Honor, Courage, Commitment


The Iwo Jima Monument towers over the Marine Military Academy parade grounds in Harlingen, an iconic symbol of one of the fiercest battles of World War II and the final resting place of a Rio Grande Valley Marine depicted in the sculpture and later killed during that battle.

Across Iwo Jima Boulevard is the main gate to the 142-acre MMA campus, where for 50 years teenagers have learned to become men through a rigorous academic regimen based in the U.S. Marine Corps values of honor, courage and commitment.

MMA Superintendent Col. R. Glenn Hill, whose association with the Marine Corps coincides with the half century that the academy celebrates this year, said MMA is the only military boarding school in the world to immerse cadets in those values as part of its curriculum.

Military discipline supports the school’s educational mission by creating an environment that integrates ethical, physical and spiritual training with academics all day, every day.

“We are a college preparatory school,” Hill said. “We focus on the academics and we work hard to provide quality of life.”

Hill joined the Marines in 1966, the same year as MMA’s first graduating class. After 30 years active duty Hill retired from the Marines and joined the academy staff, where he has remained for 20 years.

“I’ve had the honor of wearing this uniform for 50 years,” he said on a recent Friday morning in his office, dressed in fatigues.

With an almost unheard-of 100-percent rate of students accepted to college, and 98 percent actually attending a university or two-year college, MMA puts cadets on a track toward higher education from day one.

“One of the first people (a cadet) meets is a college counselor,” Hill said.

MMA is also a designated Naval Honor School, which means the academy can nominate its top cadets to U.S. service academies like the U.S. Naval Academy, where more than 400 MMA graduates have attended.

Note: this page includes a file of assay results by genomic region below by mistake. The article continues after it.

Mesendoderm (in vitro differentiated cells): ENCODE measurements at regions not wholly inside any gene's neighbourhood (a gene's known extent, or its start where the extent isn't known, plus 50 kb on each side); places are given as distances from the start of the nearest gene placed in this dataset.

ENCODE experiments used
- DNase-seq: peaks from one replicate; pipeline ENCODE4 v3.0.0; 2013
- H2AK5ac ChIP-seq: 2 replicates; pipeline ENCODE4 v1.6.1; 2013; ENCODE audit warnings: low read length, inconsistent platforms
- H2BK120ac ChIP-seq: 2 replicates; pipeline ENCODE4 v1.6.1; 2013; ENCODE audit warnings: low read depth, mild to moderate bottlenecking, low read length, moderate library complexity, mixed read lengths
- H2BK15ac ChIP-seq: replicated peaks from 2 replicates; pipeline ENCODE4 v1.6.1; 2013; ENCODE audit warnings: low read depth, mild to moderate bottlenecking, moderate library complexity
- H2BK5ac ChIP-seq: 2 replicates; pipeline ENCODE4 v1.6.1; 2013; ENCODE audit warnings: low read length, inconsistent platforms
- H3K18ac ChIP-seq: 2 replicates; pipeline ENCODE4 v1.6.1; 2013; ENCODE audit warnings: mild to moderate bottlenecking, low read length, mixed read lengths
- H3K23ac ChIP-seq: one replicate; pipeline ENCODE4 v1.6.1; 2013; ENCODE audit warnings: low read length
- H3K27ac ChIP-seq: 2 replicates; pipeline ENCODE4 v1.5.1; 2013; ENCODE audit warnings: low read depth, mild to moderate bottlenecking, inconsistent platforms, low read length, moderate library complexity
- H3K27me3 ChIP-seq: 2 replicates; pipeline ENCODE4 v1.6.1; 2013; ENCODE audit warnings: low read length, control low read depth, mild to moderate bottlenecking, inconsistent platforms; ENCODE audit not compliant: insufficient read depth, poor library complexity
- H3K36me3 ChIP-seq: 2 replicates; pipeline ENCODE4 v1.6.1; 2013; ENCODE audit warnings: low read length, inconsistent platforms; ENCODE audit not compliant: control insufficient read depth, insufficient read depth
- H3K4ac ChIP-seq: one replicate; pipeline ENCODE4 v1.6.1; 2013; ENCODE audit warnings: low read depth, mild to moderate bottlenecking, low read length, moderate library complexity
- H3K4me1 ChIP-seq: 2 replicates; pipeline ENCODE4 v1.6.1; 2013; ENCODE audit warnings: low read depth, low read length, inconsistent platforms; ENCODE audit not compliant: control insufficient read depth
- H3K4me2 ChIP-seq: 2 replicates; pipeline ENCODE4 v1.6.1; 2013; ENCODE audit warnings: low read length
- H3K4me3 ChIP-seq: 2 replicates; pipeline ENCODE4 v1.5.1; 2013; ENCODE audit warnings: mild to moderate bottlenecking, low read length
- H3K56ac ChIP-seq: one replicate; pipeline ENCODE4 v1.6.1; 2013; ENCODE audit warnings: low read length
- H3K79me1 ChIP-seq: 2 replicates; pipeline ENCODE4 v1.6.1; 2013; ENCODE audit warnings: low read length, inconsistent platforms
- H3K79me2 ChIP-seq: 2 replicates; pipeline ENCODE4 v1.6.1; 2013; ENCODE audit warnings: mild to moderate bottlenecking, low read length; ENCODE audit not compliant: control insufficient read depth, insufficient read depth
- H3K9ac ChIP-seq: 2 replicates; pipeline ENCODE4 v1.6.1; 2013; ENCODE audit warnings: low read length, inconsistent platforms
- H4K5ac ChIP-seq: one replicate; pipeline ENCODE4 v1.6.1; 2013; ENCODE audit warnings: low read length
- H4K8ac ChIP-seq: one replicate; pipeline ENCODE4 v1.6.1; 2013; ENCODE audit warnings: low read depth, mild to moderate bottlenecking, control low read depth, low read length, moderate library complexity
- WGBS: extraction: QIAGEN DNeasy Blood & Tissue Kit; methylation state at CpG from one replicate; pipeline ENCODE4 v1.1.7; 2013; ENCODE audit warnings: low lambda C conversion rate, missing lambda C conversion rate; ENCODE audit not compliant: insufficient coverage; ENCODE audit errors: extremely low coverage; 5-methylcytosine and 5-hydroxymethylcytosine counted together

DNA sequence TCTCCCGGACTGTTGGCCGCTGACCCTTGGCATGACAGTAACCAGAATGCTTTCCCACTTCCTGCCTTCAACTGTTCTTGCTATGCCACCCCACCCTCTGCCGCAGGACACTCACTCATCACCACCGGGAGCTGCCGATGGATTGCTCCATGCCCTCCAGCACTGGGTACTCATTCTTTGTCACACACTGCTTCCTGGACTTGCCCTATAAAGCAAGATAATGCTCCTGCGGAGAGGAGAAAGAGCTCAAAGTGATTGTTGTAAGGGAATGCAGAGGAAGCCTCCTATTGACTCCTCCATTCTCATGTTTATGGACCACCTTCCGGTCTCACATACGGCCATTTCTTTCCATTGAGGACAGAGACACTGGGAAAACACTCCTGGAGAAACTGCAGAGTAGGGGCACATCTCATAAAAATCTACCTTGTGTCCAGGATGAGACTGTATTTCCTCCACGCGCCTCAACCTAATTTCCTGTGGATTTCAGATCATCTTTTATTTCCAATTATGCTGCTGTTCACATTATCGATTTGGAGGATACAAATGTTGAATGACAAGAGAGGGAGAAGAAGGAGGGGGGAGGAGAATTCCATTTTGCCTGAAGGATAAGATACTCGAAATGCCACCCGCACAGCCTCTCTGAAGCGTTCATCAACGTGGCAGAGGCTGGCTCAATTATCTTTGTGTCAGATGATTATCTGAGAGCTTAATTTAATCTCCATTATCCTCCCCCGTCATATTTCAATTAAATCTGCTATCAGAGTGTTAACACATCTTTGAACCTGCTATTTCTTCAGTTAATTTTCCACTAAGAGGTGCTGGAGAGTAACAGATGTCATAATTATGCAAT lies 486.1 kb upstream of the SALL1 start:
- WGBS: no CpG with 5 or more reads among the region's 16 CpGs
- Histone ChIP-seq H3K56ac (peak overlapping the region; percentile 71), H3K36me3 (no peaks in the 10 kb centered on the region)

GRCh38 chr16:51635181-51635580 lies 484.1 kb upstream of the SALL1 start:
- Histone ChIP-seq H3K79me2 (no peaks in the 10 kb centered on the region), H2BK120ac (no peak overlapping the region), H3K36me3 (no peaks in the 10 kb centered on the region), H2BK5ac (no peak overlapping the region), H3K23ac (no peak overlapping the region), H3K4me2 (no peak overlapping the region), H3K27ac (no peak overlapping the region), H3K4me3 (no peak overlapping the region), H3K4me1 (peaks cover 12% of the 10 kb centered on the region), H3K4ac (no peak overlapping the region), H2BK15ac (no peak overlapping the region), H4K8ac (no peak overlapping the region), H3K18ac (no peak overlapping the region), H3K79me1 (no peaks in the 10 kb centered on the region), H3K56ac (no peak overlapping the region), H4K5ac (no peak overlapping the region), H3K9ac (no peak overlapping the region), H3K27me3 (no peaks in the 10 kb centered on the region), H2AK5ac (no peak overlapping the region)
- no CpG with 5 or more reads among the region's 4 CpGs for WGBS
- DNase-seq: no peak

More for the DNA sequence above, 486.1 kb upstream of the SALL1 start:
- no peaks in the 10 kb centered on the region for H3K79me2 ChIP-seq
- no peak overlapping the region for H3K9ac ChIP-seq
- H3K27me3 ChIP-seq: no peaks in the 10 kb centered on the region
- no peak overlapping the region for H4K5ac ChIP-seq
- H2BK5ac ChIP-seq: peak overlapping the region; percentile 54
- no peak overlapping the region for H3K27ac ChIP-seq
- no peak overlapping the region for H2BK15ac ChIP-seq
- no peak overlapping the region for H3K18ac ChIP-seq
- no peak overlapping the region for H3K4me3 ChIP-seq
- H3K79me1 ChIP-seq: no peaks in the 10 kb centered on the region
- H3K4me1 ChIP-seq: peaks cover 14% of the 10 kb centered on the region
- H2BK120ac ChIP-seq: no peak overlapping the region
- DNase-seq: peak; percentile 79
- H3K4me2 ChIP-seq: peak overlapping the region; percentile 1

The cadets’ introduction to their service as a member of the Marine Corps JROTC program, and the discipline that comes with it, also begins immediately.

“What we do is take away the distractions,” Hill said. “There are no girls. Everyone wears the same clothes. It’s a regimented lifestyle. When you cut off their hair and put them in the same uniform they are just kids learning to work with one another.”

Retired Marines supervise the cadets’ daily routines while professional educators and counselors guide the students’ academic life. Marine Corps values and quality education combine to establish a setting where hard work and performance are prized.

“We want to teach that you are rewarded for good performance and that there are consequences for poor performance,” Hill said. “We want them to make good decisions. We teach ethical behavior so they will do the right things in life.”

In the early 1960s Capt. William A. “Bill” Gary, an Arizona rancher and retired Marine Corps reservist, was looking for a school to enroll his son in that emphasized the ideology of the Marine Corps, but there wasn’t one. Gary enlisted a group of prominent marines to help him start such a school.

During the process the closing of the Harlingen Air Force Base gave the founders a place to land.

In World War II the base was established as the Harlingen Army Air Field and was the site of the Harlingen Army Gunnery School, which specialized in training for aerial gunnery.

The field closed after the war, in 1946, only to be reactivated as Harlingen Air Force Base in 1952 during the Korean War. Military cutbacks resulted in the base’s closure in 1962 and its transition to civilian use, which today includes Valley International Airport.

Gary and his legion of supporters worked tirelessly to network, organize, plan and raise funds to achieve their goal of creating the nonprofit Marine Military Academy, a male-only college preparatory school steeped in the values of the Marine Corps.

Gary’s son was the first cadet to enroll in the initial class of 58 cadets that started in September 1965. Six of those cadets would comprise MMA’s first graduating class in 1966.

The early years of the academy also attracted a man who would become one of Harlingen’s best known and most influential residents.

Col. H. William “Bill” Card retired from the Marine Corps in 1968 after 29 years of active duty and moved to Harlingen as MMA’s Commandant of Cadets and Director of Development.